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Can you use force ( including physical ) in CA to abate Nuisance caused by secondhand smoking pursuant to Civ . Code § 50 ?

Los Angeles, CA |

More than 12 million premature deaths over the past 40 years were attributable to smoking . Smoking is the leading cause of preventable death in the United States . The California Air Resource Control Board declared secondhand smoke a “TOXIC AIR CONTAMINANT” and concluded that there is no safe level of exposure . Resolution 06 - 01 , Cal . Air Resources DB . ( 2006 ) . So automatically , secondhand smoking is always dangerous and therefore nuisance pursuant to CAL . CIV . CODE § 3479 . So , pursuant to CAL . CIV . CODE §50 , can the force be used to abate danger caused by secondhand smoking ? If not why not ? Please explain the reasoning . ( Some lawyers speak about " right to smoke " ) . Thanks !

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Attorney answers 2


Generally, the use of force referred to under Civil Code 50 relates to the use of force in self defense, where is there is real and imminent threat of physical harm. Unlike a situation where someone is physically threatening you or your family, you can easily move away from most locations where there is second hand smoke.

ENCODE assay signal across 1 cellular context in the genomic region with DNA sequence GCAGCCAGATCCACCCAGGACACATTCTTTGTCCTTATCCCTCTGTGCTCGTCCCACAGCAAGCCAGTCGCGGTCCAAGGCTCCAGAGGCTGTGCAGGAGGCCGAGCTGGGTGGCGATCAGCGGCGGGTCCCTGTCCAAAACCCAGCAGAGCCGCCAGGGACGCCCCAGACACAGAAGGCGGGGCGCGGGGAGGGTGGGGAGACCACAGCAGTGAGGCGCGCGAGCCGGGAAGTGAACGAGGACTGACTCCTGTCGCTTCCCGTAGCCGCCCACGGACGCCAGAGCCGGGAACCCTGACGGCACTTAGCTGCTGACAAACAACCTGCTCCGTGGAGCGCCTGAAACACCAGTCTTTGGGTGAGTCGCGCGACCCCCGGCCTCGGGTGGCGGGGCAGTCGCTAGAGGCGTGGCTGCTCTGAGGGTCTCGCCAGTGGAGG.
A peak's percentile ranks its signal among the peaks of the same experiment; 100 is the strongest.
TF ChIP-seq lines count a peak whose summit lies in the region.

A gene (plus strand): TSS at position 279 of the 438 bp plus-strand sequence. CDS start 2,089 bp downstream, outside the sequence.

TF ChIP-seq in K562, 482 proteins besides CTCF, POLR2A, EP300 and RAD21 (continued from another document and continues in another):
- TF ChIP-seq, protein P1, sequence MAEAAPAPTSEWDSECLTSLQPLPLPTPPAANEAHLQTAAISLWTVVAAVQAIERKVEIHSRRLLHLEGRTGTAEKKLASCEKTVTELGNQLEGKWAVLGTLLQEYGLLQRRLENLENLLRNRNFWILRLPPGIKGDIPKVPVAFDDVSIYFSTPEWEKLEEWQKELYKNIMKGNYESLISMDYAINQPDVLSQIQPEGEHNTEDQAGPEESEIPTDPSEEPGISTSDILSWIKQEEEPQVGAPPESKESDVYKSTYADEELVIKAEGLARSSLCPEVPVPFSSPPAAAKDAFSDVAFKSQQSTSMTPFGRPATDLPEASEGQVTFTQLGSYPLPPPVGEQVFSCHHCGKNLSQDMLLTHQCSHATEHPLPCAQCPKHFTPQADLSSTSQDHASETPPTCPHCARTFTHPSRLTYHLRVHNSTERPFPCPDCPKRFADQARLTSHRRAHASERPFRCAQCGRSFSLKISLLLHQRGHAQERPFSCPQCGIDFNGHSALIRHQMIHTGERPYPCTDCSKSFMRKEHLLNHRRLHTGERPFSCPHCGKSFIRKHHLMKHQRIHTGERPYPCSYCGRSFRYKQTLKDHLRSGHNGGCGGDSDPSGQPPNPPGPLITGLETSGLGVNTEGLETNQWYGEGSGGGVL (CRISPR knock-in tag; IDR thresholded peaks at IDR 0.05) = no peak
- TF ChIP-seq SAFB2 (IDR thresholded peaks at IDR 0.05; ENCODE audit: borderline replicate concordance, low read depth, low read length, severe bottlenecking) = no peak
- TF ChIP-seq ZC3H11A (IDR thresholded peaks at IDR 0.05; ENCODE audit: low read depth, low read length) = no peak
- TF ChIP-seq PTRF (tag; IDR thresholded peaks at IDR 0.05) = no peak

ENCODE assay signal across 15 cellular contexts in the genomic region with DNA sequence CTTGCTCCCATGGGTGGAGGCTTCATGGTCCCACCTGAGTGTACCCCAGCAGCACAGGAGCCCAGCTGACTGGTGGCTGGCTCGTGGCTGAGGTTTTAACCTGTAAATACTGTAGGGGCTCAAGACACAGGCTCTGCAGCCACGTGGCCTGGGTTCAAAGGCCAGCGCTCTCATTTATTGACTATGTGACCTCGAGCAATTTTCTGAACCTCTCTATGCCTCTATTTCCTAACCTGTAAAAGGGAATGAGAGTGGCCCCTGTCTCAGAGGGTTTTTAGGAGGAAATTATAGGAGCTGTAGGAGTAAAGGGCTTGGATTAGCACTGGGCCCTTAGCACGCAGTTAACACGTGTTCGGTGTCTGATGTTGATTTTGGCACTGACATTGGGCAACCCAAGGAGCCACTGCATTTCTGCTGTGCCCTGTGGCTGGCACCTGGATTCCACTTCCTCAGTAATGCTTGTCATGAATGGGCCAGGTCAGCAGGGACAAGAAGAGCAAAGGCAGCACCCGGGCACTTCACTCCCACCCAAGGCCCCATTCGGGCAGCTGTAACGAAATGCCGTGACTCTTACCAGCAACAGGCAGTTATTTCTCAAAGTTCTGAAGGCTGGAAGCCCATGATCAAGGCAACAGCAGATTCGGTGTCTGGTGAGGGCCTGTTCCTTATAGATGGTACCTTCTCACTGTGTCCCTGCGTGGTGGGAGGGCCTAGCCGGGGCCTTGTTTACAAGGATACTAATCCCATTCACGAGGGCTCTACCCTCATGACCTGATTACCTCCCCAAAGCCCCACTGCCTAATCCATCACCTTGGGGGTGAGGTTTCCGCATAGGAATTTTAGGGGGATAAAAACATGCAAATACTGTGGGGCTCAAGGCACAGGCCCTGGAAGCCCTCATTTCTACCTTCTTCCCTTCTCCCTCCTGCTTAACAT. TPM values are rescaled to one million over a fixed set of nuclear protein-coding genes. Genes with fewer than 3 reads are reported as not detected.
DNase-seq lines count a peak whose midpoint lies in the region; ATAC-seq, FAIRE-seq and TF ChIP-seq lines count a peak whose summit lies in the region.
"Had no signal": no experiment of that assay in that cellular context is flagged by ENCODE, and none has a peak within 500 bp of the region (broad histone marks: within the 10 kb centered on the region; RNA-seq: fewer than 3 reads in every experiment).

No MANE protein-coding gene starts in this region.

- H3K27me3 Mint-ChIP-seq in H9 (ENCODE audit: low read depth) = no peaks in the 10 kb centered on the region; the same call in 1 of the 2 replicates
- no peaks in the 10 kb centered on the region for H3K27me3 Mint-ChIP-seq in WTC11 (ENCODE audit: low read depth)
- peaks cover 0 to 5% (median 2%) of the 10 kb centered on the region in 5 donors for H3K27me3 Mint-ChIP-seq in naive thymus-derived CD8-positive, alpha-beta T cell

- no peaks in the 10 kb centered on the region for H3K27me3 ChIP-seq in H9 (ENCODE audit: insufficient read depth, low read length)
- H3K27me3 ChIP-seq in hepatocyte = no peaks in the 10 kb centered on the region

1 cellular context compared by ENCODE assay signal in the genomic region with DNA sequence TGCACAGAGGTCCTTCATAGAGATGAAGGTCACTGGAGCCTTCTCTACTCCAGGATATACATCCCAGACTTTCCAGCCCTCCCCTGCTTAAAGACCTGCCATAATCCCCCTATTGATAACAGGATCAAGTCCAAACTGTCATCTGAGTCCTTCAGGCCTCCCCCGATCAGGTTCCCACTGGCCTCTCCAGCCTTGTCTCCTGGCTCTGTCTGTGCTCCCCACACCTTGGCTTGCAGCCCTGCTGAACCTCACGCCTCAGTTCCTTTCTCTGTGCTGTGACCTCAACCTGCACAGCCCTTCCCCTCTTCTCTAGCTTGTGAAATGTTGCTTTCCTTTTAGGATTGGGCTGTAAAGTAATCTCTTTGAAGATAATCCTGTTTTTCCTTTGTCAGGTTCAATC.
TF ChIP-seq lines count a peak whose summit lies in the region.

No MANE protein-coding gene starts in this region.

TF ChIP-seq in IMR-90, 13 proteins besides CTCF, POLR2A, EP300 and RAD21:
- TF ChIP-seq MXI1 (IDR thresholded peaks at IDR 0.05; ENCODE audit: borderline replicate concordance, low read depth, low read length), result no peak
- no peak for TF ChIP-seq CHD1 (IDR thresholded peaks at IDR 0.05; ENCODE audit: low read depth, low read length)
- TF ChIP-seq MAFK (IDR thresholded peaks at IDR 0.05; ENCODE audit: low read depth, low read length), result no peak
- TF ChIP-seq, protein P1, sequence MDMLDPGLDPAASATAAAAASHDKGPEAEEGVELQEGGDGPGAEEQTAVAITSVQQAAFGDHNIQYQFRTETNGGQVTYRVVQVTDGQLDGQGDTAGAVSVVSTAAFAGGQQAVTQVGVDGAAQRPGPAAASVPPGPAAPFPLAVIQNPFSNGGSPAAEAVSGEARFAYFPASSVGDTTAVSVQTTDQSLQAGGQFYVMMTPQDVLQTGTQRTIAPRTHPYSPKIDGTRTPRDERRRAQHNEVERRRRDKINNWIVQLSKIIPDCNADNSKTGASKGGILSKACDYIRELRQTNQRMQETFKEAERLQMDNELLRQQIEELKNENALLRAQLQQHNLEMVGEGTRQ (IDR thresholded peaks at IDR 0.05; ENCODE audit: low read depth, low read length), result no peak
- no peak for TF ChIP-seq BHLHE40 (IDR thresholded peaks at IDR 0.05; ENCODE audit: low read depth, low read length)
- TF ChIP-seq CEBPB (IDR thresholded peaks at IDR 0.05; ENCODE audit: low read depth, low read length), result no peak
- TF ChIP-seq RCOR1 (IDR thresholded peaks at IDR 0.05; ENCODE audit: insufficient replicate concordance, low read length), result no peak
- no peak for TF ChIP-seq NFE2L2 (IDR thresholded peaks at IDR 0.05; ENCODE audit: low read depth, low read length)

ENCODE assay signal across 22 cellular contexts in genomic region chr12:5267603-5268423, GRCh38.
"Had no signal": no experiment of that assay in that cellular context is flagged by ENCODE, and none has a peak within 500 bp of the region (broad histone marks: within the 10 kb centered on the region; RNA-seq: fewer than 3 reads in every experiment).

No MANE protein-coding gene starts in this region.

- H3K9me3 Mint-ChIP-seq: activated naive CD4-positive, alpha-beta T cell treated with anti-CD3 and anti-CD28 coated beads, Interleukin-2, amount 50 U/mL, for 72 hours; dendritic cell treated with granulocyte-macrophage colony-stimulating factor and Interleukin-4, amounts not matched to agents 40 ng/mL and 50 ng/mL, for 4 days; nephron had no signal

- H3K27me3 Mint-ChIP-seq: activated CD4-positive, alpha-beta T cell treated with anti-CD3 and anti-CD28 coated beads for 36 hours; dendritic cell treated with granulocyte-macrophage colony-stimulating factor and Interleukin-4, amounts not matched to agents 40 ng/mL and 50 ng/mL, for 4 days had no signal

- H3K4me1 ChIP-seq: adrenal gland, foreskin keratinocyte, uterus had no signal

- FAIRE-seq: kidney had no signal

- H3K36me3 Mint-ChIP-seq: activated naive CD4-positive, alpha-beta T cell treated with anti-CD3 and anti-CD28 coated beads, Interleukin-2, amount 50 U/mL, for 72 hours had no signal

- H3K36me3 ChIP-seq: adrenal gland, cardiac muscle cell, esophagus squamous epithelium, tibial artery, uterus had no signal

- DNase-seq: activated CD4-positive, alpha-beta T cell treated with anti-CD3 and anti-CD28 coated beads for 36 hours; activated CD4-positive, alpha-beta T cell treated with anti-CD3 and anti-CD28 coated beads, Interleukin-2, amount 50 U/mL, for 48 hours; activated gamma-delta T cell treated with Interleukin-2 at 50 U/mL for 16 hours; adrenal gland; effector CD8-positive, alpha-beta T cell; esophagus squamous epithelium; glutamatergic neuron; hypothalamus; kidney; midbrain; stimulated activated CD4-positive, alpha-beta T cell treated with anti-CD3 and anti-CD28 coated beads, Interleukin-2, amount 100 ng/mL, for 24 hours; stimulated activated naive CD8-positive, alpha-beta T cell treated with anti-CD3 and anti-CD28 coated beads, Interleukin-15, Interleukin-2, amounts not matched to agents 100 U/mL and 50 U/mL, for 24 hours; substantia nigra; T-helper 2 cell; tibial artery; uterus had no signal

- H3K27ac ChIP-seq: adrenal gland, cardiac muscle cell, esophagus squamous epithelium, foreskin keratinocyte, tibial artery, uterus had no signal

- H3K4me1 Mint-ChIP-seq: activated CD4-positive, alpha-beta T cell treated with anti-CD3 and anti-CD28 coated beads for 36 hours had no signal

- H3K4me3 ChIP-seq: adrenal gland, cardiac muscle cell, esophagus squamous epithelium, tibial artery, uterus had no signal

Since California law specific prohibits smoking in some location and expressly authorizes it other locations, smoke is not always a nuisance. Further, injury from second hand smoke is based upon long term exposure, thus there is probably no imminent threat of physical harm. Finally, you have many other remedies available besides force. In sum, using force to abate issues created by second hand smoke is probably likely to cause more harm than good.


No, you cannot use force to stop someone from smoking. Doing so could land you at the wrong end of a battery or assault charge. Perhaps you might be justified if someone intentionally blows smoke directly in your face, but simply being exposed to secondhand smoke from a neighbor is probably not sufficient grounds to justify the use of force.
Santa Monica has some pretty restrictive laws on smoking and a restrictive rent control laws. Contact the city or the rent control board. They may be able to help or give you advice.
If the neighbor is a tenant in your building, then you can also call your landlord.